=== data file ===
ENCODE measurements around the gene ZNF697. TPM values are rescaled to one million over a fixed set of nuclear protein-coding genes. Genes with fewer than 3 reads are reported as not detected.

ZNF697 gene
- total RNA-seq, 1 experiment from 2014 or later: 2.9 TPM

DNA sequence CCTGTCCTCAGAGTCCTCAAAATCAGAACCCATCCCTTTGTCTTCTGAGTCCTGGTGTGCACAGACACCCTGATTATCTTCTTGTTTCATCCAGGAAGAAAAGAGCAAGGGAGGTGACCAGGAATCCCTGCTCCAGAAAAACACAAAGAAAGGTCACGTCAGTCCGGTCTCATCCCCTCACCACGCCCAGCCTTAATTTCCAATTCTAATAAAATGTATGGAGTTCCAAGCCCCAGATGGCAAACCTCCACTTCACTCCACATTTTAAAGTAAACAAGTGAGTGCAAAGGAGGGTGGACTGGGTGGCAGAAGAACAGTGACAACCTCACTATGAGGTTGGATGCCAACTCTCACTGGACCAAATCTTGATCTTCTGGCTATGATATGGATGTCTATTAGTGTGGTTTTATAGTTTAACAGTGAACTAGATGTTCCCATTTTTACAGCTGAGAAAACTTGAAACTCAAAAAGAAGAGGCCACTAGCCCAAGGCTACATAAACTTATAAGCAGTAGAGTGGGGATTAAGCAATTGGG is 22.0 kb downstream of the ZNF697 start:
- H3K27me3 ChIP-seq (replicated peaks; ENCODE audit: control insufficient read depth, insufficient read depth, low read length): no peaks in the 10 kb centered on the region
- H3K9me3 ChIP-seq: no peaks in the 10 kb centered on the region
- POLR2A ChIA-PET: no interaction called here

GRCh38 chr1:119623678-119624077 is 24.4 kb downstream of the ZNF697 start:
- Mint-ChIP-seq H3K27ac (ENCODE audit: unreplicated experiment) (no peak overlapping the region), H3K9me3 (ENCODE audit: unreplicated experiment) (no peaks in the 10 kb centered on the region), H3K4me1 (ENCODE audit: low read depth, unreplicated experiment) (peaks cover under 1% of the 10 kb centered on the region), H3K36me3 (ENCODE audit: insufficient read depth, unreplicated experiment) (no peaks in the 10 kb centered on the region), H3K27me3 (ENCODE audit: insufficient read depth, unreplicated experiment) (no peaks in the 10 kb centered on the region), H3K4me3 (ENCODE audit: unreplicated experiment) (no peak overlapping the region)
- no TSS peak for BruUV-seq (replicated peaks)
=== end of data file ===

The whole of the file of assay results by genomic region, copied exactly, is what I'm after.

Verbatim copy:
ENCODE measurements around the gene ZNF697. TPM values are rescaled to one million over a fixed set of nuclear protein-coding genes. Genes with fewer than 3 reads are reported as not detected.

ZNF697 gene
- total RNA-seq, 1 experiment from 2014 or later: 2.9 TPM

DNA sequence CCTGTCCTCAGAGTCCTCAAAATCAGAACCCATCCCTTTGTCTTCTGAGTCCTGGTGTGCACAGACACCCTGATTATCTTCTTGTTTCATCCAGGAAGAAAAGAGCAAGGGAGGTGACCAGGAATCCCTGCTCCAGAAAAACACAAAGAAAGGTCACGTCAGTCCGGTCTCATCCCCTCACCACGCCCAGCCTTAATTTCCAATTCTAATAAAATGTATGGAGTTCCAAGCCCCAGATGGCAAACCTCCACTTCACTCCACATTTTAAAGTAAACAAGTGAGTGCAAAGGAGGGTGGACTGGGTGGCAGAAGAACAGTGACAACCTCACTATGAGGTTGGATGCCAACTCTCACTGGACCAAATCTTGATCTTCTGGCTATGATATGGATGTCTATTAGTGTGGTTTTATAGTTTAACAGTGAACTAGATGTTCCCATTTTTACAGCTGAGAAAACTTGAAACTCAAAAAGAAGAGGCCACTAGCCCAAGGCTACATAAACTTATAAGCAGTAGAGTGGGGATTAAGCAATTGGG is 22.0 kb downstream of the ZNF697 start:
- H3K27me3 ChIP-seq (replicated peaks; ENCODE audit: control insufficient read depth, insufficient read depth, low read length): no peaks in the 10 kb centered on the region
- H3K9me3 ChIP-seq: no peaks in the 10 kb centered on the region
- POLR2A ChIA-PET: no interaction called here

GRCh38 chr1:119623678-119624077 is 24.4 kb downstream of the ZNF697 start:
- Mint-ChIP-seq H3K27ac (ENCODE audit: unreplicated experiment) (no peak overlapping the region), H3K9me3 (ENCODE audit: unreplicated experiment) (no peaks in the 10 kb centered on the region), H3K4me1 (ENCODE audit: low read depth, unreplicated experiment) (peaks cover under 1% of the 10 kb centered on the region), H3K36me3 (ENCODE audit: insufficient read depth, unreplicated experiment) (no peaks in the 10 kb centered on the region), H3K27me3 (ENCODE audit: insufficient read depth, unreplicated experiment) (no peaks in the 10 kb centered on the region), H3K4me3 (ENCODE audit: unreplicated experiment) (no peak overlapping the region)
- no TSS peak for BruUV-seq (replicated peaks)